Mahan v. Howell
Electoral districts were supposed to be as equal in population as possible. But Mahan v. Howell established two qualifications to that principle: that states could be more flexible in creating state legislative districts than in creating U.S. congressional districts, and that preserving such existing political units as counties and cities was a valid consideration in drawing state electoral districts.
"One person, one vote"--that principle is one of the basic slogans of U.S. democracy. It is also one of the reasons that electoral districts are constantly being redrawn. An electoral district is the unit within which a person votes. To elect U.S. Representatives, a person votes in a congressional district. To elect members of the state legislature, a person votes in a legislative district. Ideally, each type of electoral district has the same number of people in it.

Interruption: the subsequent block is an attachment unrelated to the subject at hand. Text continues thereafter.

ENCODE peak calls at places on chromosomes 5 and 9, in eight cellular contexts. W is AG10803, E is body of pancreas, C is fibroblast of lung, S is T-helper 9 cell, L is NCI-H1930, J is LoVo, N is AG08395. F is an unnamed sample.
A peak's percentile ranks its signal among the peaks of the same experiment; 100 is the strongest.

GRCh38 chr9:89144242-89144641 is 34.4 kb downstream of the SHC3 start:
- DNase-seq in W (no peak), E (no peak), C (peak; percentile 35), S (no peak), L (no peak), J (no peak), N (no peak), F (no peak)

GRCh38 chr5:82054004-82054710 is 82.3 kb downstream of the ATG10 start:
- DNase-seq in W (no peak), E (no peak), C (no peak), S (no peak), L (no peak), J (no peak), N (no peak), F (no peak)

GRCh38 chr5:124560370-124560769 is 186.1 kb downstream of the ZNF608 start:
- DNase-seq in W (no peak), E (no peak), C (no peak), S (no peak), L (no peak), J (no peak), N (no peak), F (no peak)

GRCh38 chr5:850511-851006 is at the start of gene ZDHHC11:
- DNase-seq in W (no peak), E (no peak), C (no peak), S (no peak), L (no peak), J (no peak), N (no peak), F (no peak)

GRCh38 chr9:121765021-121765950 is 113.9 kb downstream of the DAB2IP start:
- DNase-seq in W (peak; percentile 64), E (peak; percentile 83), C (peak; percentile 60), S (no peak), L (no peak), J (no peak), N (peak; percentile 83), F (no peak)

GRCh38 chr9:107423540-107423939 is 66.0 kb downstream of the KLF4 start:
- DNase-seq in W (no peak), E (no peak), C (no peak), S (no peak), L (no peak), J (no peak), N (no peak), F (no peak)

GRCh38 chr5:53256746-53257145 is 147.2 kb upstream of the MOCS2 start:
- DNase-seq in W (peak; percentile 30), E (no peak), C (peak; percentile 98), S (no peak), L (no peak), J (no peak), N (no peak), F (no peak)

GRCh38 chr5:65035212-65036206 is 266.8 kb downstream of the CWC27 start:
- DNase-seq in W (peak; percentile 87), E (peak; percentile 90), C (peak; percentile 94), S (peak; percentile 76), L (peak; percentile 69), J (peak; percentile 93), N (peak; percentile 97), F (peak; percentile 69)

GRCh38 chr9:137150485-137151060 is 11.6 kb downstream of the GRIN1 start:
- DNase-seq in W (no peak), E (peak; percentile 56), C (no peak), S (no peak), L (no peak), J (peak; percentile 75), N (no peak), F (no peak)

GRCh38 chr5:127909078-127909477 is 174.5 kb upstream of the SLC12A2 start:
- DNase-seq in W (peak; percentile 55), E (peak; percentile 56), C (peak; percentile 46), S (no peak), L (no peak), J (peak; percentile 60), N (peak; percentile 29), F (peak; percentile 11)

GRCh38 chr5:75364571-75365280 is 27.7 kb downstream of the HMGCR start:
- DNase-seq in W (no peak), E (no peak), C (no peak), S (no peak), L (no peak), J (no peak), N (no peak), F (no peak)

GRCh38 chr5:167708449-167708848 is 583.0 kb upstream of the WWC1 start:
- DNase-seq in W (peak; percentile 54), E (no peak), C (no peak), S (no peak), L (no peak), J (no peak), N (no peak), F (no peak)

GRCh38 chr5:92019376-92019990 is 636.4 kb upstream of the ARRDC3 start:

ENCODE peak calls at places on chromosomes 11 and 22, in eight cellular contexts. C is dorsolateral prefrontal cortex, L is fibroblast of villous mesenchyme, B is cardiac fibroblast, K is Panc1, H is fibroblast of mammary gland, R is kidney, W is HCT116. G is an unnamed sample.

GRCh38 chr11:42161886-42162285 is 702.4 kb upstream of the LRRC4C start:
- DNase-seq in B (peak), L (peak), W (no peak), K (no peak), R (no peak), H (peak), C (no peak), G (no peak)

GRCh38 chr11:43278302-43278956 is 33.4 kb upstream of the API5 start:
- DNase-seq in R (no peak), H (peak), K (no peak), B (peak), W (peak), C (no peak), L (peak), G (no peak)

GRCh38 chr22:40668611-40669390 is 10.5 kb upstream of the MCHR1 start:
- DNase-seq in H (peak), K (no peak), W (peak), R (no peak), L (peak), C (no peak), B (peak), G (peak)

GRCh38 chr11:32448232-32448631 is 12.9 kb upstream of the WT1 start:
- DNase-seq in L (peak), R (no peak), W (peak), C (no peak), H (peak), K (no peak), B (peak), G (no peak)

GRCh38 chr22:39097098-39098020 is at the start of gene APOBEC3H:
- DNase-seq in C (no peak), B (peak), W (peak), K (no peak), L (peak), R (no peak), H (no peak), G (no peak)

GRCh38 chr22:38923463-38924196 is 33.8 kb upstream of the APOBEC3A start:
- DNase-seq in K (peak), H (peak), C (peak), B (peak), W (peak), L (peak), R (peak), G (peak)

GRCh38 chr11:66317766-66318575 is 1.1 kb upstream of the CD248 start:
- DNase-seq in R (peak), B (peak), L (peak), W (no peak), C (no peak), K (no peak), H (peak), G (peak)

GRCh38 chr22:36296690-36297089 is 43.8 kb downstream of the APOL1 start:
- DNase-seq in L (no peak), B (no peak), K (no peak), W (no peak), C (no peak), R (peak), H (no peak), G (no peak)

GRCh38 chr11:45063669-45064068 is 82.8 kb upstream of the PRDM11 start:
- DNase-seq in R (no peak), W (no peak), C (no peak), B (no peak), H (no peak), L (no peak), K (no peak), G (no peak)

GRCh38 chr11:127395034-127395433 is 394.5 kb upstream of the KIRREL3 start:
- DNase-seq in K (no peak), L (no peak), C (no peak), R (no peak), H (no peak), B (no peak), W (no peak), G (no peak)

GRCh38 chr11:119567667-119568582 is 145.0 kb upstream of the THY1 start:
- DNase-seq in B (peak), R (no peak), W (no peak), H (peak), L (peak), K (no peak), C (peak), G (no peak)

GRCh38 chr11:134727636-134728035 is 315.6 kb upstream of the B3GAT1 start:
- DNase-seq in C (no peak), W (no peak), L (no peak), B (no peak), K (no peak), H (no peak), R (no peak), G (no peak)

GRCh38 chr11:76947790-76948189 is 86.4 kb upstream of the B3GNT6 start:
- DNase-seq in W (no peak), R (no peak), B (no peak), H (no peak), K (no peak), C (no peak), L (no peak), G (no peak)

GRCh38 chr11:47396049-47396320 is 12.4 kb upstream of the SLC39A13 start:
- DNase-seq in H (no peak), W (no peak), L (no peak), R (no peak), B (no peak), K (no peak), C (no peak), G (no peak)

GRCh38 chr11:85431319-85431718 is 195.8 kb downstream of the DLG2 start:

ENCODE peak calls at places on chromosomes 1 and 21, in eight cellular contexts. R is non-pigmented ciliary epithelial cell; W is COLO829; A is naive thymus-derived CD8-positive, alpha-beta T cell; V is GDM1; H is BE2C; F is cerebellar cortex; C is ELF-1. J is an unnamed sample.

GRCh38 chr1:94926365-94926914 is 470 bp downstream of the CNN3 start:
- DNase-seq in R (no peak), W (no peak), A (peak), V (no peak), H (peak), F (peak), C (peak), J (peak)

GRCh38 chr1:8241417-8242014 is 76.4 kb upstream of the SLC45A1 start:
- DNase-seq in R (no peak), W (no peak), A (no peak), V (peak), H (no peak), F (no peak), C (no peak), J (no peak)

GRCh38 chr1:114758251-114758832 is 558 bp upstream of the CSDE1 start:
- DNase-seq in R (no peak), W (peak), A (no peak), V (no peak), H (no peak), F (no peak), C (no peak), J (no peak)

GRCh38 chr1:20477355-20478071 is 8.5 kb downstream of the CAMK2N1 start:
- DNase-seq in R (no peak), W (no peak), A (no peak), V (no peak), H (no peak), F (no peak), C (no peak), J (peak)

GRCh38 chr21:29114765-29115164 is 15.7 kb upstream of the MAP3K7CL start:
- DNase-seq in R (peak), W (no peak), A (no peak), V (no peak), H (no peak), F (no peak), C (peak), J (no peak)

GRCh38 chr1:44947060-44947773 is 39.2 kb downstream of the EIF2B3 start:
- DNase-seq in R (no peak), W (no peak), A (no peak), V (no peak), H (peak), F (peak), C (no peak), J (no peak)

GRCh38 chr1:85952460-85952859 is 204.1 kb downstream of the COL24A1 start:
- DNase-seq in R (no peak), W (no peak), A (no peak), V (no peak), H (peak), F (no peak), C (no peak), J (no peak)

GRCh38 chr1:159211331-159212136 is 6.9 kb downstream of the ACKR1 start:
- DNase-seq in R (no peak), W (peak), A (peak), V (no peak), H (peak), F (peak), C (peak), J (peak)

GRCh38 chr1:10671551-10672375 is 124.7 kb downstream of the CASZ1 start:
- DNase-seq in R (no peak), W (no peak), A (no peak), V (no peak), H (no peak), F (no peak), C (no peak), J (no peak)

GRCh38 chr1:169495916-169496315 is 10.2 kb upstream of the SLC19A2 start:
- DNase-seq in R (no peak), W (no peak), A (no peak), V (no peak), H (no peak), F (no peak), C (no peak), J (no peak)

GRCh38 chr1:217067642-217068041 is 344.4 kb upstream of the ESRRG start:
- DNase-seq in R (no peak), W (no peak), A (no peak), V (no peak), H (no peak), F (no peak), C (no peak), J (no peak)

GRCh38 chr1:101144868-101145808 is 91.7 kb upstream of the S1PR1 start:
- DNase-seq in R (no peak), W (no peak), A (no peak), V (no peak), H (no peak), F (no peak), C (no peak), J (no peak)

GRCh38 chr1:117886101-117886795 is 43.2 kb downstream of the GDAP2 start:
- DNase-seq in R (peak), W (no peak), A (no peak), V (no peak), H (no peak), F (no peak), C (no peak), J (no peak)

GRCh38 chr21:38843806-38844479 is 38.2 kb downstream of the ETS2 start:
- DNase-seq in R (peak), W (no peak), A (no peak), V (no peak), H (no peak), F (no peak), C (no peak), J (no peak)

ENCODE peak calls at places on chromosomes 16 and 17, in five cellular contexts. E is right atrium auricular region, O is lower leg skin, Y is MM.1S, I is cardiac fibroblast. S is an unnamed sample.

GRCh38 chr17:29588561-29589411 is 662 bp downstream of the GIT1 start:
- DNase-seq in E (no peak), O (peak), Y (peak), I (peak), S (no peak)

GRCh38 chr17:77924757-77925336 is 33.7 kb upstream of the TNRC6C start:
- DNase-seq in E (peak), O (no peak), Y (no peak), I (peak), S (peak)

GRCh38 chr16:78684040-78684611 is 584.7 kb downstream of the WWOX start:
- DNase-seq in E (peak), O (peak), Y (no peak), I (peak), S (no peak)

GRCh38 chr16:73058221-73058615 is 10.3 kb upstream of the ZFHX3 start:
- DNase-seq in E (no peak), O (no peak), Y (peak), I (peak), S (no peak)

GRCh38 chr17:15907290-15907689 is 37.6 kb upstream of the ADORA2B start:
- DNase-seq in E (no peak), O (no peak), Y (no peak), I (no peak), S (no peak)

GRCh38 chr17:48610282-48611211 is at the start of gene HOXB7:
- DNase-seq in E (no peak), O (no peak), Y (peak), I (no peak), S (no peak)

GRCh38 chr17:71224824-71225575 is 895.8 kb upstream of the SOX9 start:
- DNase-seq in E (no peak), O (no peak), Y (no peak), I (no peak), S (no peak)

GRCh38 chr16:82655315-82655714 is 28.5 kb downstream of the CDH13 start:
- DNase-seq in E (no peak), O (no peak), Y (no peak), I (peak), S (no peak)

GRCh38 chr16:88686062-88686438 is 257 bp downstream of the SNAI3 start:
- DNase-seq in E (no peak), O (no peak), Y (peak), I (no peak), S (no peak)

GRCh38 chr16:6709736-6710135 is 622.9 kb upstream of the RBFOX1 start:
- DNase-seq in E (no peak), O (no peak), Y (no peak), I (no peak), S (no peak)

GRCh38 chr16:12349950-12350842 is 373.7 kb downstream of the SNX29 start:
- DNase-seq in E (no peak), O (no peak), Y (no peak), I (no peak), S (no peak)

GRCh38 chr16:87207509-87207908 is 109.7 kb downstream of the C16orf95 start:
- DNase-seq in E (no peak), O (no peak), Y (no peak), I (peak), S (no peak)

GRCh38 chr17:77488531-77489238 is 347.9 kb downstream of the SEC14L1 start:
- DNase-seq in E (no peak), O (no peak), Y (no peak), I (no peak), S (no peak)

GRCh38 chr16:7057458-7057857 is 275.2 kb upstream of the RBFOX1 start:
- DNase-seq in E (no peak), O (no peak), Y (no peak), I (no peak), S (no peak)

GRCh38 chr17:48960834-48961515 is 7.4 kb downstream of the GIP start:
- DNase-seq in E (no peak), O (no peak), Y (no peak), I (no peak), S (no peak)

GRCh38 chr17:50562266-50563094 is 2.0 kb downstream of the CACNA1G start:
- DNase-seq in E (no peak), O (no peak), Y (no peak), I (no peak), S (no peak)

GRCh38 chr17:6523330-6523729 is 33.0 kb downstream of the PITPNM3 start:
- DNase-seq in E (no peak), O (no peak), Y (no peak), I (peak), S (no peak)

In the 1960s, civil rights leaders claimed that African Americans were crowded into big electoral districts, while white Americans were divided up into smaller districts. As a result, white people had the chance to elect more than their fair share of representatives to state and national office. Many states were ordered to re-draw their electoral districts in order to make them more fair.
Law Library - American Law and Legal InformationNotable Trials and Court Cases - 1973 to 1980Mahan v. Howell - Significance, What Is The Percentage?, Home-port Or Home Address?, Flexibility And Local Control